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Human nature to travel

Posted September. 23, 2020 08:00,   

Updated September. 23, 2020 08:00


French philosopher Gabriel Marcel defined the human nature to move around as “Homo Viator,” which means a person who travels. Since the global COVID-19 pandemic has inhibited overseas travel, homo viators started to look for domestic travel destinations that involve as little contact as possible with others.

The top 20 best sellers of travel books at the Kyobo Book Center last year were all themed with overseas travel. But from early this year, monthly best sellers of travel started to include domestic travel books, and 14 books in the top 20 best sellers last month were about domestic travel. Online bookstore Yes24 and Aladdin also had 10 and nine domestic travel books, respectively, in their top 20 best sellers last month.

The concept of domestic travel is contact-free. A book even has a copy that goes “Little-known travel destinations that you can’t find on social networks.” “Island travel guide” highlights clean travel spots and introduces 45 islands in Korea. It also has information on pet-friendly accommodations and islands that are suitable for camping. “Beautiful temples in Korea” recommends mountain temples, which provide temple stay programs and other activities. Books about Jeju island, which is rising again as a honeymoon destination, hidden travel spots near the capital area and cycling trips, are also popular.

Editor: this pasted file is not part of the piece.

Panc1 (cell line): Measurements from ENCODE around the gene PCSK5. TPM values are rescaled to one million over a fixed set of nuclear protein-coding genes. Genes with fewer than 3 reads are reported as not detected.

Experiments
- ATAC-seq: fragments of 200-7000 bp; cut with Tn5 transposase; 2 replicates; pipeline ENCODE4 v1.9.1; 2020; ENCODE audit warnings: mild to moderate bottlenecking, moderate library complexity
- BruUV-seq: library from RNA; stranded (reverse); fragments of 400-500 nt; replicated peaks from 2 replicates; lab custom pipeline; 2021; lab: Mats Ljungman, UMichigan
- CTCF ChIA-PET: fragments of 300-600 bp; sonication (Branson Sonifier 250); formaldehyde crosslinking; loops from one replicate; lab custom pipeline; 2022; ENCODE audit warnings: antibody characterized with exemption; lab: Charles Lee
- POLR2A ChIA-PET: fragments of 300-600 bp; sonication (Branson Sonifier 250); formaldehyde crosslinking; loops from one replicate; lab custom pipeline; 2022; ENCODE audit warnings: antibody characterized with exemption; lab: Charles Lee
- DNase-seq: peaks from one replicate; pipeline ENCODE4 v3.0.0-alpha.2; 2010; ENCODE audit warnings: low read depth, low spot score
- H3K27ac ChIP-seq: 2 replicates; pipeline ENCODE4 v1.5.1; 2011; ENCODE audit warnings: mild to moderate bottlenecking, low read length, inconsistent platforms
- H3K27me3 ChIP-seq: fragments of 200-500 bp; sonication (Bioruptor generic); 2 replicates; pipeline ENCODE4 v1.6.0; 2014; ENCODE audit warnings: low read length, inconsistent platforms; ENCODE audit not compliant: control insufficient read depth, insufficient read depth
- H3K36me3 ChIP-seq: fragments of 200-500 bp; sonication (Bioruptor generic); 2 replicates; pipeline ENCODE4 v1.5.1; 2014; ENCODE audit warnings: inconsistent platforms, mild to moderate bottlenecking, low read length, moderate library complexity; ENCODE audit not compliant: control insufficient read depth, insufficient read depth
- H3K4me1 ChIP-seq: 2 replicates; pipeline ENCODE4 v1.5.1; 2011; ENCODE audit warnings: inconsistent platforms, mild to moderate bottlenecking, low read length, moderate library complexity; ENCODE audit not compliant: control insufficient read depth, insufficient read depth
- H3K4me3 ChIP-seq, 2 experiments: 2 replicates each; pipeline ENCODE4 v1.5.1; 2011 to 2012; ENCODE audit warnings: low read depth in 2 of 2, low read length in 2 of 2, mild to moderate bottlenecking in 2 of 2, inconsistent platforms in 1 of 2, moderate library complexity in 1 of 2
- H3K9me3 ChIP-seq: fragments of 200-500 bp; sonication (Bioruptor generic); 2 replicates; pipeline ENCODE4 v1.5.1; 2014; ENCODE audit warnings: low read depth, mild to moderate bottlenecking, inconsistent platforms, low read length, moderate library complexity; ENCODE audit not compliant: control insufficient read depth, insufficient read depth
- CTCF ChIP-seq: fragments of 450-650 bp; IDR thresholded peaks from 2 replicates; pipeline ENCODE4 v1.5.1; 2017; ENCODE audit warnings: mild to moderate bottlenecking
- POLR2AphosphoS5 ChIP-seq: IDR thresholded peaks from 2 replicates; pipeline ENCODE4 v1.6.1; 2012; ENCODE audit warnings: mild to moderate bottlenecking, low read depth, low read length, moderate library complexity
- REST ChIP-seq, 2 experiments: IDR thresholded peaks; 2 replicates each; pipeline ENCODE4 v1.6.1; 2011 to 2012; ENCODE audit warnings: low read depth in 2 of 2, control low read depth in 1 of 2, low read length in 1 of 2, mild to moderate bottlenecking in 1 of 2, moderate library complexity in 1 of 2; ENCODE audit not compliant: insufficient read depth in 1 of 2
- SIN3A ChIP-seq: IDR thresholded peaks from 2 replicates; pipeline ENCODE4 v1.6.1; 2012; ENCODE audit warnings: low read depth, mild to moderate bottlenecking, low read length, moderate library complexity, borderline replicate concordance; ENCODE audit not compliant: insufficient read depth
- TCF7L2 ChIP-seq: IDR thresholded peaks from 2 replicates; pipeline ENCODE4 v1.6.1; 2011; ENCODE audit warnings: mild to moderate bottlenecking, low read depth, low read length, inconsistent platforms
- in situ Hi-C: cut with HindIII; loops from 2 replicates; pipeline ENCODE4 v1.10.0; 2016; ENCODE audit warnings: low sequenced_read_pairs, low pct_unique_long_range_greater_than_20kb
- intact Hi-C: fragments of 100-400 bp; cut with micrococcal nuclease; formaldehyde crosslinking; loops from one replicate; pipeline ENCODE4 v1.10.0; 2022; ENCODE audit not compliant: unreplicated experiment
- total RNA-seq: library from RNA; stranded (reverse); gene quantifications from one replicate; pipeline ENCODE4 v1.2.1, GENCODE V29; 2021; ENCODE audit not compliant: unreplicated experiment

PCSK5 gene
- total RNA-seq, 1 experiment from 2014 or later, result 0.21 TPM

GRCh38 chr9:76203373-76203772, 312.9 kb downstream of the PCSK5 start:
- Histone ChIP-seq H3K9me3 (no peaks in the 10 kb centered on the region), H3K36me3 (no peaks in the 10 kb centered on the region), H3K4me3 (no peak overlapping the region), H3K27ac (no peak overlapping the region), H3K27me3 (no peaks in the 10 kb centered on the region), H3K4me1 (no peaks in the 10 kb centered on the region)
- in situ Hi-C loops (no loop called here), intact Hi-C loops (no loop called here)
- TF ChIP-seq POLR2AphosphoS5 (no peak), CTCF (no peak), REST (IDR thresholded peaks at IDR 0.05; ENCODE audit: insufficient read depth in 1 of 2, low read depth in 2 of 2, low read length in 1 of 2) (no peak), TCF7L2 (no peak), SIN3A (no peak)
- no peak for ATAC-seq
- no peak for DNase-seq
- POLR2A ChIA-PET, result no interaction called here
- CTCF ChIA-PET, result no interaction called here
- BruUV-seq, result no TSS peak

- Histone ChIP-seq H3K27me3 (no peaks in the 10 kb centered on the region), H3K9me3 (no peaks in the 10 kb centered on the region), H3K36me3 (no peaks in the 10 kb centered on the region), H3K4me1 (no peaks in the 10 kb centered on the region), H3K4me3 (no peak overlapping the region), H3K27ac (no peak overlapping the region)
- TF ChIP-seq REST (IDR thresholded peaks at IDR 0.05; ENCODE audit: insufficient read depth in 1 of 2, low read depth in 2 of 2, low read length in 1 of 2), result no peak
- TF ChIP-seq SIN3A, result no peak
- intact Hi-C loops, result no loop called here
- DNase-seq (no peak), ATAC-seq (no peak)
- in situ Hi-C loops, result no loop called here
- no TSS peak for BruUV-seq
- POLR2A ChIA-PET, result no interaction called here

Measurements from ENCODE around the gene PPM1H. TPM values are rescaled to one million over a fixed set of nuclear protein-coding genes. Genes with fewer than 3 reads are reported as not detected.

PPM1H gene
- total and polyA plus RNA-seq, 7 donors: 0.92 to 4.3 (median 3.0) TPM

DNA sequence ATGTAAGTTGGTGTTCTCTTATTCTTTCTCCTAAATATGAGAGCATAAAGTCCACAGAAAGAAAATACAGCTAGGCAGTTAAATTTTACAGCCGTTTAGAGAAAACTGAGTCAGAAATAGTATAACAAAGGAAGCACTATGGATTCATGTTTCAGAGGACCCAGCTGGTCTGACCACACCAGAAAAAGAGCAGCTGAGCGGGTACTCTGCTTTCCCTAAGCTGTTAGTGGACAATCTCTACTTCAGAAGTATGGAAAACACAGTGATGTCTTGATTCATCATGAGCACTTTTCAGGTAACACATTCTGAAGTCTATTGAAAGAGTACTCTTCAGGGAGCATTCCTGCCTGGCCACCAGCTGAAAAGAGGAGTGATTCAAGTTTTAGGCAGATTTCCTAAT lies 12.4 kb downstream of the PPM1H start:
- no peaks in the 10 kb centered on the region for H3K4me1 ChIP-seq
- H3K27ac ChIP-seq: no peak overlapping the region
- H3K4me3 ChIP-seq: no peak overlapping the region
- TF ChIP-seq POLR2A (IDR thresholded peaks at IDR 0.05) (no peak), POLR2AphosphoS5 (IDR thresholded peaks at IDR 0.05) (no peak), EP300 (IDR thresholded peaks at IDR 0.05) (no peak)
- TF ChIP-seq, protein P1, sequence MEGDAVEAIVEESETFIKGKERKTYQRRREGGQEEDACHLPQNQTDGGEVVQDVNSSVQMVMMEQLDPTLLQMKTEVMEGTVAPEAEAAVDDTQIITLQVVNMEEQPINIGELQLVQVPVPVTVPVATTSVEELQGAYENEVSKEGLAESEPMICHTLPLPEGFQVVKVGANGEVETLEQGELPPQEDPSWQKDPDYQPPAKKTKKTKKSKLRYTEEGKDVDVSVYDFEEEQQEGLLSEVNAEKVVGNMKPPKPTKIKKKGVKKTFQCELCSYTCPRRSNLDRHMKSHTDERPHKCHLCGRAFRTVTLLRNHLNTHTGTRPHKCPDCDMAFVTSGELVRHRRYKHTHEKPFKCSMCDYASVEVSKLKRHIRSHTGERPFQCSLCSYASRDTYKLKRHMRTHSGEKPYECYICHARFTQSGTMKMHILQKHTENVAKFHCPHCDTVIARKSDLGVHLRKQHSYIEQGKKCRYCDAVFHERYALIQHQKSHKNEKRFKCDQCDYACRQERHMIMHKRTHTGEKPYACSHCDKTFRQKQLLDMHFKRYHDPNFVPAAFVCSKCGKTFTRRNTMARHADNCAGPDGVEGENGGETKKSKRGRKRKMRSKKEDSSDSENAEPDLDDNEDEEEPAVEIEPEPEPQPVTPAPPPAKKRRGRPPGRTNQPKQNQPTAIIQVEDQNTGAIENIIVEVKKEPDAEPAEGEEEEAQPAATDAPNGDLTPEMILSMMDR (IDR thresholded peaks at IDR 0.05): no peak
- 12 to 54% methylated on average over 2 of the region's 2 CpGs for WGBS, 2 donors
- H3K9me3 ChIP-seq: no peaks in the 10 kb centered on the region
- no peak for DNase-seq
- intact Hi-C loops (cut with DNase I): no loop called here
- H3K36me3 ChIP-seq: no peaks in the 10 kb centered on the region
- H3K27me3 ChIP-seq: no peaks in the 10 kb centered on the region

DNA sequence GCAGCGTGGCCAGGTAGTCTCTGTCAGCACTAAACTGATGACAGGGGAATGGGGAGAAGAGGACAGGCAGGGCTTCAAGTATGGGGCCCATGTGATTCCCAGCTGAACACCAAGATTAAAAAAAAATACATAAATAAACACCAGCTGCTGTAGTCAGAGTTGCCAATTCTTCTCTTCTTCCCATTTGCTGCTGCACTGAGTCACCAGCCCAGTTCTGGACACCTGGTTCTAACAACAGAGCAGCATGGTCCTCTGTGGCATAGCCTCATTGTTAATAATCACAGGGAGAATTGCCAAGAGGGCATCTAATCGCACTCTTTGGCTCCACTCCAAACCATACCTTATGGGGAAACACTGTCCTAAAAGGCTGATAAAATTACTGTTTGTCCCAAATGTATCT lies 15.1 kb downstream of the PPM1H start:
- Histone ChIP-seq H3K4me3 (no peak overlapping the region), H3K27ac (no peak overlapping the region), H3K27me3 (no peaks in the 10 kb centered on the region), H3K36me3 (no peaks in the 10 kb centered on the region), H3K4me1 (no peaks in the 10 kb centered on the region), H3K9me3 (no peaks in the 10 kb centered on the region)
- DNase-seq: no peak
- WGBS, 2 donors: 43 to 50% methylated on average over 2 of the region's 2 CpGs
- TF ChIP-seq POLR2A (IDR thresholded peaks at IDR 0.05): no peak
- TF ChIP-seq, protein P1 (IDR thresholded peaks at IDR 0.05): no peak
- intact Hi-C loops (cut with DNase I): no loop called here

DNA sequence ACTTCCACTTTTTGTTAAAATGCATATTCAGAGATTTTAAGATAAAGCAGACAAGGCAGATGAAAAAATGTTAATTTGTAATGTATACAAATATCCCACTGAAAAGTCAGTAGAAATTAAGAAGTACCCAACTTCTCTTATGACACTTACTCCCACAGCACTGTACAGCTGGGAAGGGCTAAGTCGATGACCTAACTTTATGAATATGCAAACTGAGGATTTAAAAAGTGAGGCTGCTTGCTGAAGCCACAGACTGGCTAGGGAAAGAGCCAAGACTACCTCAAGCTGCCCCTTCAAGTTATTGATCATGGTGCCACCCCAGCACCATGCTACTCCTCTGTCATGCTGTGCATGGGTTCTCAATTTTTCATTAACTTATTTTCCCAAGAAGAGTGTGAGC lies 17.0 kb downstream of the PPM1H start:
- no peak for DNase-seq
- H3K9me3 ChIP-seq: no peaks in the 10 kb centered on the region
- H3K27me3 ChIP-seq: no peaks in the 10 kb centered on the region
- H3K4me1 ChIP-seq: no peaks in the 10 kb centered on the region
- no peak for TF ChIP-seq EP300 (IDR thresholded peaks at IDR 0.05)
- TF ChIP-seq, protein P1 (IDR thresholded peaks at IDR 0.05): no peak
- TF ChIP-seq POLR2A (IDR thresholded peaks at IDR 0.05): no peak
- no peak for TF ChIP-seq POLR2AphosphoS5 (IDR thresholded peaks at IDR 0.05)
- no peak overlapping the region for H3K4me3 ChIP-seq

A travel map book is also included in the best sellers’ list of travel books. “Aiden travel maps Korea” includes an A1-sized map of Korea and information of tourist spots throughout the country. “Tabula Rasa,” a publisher that published this book, gets out another travel guidebook that introduces tourist spots on local maps last month. “We wanted travelers to set their own routes rather than following the routes of travel blogs,” said an insider of the publisher. “An increased demand for domestic travel has boosted a demand for travel maps as well.”

Go-Ya Choi best@donga.com